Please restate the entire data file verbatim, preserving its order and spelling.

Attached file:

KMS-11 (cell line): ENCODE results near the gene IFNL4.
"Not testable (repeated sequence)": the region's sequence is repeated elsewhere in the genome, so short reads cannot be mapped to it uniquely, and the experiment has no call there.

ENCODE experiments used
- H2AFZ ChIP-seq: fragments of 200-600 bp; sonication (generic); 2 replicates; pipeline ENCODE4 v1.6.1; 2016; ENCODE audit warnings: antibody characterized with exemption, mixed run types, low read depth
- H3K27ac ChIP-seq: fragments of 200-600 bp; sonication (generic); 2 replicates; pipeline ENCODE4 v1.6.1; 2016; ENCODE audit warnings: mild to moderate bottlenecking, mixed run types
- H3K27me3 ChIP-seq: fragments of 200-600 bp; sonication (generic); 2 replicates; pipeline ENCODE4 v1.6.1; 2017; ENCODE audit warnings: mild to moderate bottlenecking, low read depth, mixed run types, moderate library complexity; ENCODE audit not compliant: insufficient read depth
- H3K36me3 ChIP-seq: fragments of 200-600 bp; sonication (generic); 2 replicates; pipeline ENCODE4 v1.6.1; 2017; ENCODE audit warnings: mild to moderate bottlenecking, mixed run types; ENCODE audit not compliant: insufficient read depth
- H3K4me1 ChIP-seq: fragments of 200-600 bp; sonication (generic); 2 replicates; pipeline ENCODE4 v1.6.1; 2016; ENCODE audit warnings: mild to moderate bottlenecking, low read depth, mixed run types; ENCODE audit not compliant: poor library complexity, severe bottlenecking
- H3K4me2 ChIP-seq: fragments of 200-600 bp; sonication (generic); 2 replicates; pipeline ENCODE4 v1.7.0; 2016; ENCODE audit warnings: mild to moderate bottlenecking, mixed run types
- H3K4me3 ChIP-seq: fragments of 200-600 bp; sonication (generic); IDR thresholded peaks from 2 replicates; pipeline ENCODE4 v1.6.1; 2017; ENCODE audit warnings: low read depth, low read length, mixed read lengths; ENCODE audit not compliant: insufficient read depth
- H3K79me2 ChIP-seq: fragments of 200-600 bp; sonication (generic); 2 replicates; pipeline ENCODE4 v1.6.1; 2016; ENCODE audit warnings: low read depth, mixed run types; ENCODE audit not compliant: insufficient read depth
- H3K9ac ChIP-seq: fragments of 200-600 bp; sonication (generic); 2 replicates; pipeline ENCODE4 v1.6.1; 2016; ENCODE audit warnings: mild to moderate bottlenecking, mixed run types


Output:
KMS-11 (cell line): ENCODE results near the gene IFNL4.
"Not testable (repeated sequence)": the region's sequence is repeated elsewhere in the genome, so short reads cannot be mapped to it uniquely, and the experiment has no call there.

ENCODE experiments used
- H2AFZ ChIP-seq: fragments of 200-600 bp; sonication (generic); 2 replicates; pipeline ENCODE4 v1.6.1; 2016; ENCODE audit warnings: antibody characterized with exemption, mixed run types, low read depth
- H3K27ac ChIP-seq: fragments of 200-600 bp; sonication (generic); 2 replicates; pipeline ENCODE4 v1.6.1; 2016; ENCODE audit warnings: mild to moderate bottlenecking, mixed run types
- H3K27me3 ChIP-seq: fragments of 200-600 bp; sonication (generic); 2 replicates; pipeline ENCODE4 v1.6.1; 2017; ENCODE audit warnings: mild to moderate bottlenecking, low read depth, mixed run types, moderate library complexity; ENCODE audit not compliant: insufficient read depth
- H3K36me3 ChIP-seq: fragments of 200-600 bp; sonication (generic); 2 replicates; pipeline ENCODE4 v1.6.1; 2017; ENCODE audit warnings: mild to moderate bottlenecking, mixed run types; ENCODE audit not compliant: insufficient read depth
- H3K4me1 ChIP-seq: fragments of 200-600 bp; sonication (generic); 2 replicates; pipeline ENCODE4 v1.6.1; 2016; ENCODE audit warnings: mild to moderate bottlenecking, low read depth, mixed run types; ENCODE audit not compliant: poor library complexity, severe bottlenecking
- H3K4me2 ChIP-seq: fragments of 200-600 bp; sonication (generic); 2 replicates; pipeline ENCODE4 v1.7.0; 2016; ENCODE audit warnings: mild to moderate bottlenecking, mixed run types
- H3K4me3 ChIP-seq: fragments of 200-600 bp; sonication (generic); IDR thresholded peaks from 2 replicates; pipeline ENCODE4 v1.6.1; 2017; ENCODE audit warnings: low read depth, low read length, mixed read lengths; ENCODE audit not compliant: insufficient read depth
- H3K79me2 ChIP-seq: fragments of 200-600 bp; sonication (generic); 2 replicates; pipeline ENCODE4 v1.6.1; 2016; ENCODE audit warnings: low read depth, mixed run types; ENCODE audit not compliant: insufficient read depth
- H3K9ac ChIP-seq: fragments of 200-600 bp; sonication (generic); 2 replicates; pipeline ENCODE4 v1.6.1; 2016; ENCODE audit warnings: mild to moderate bottlenecking, mixed run types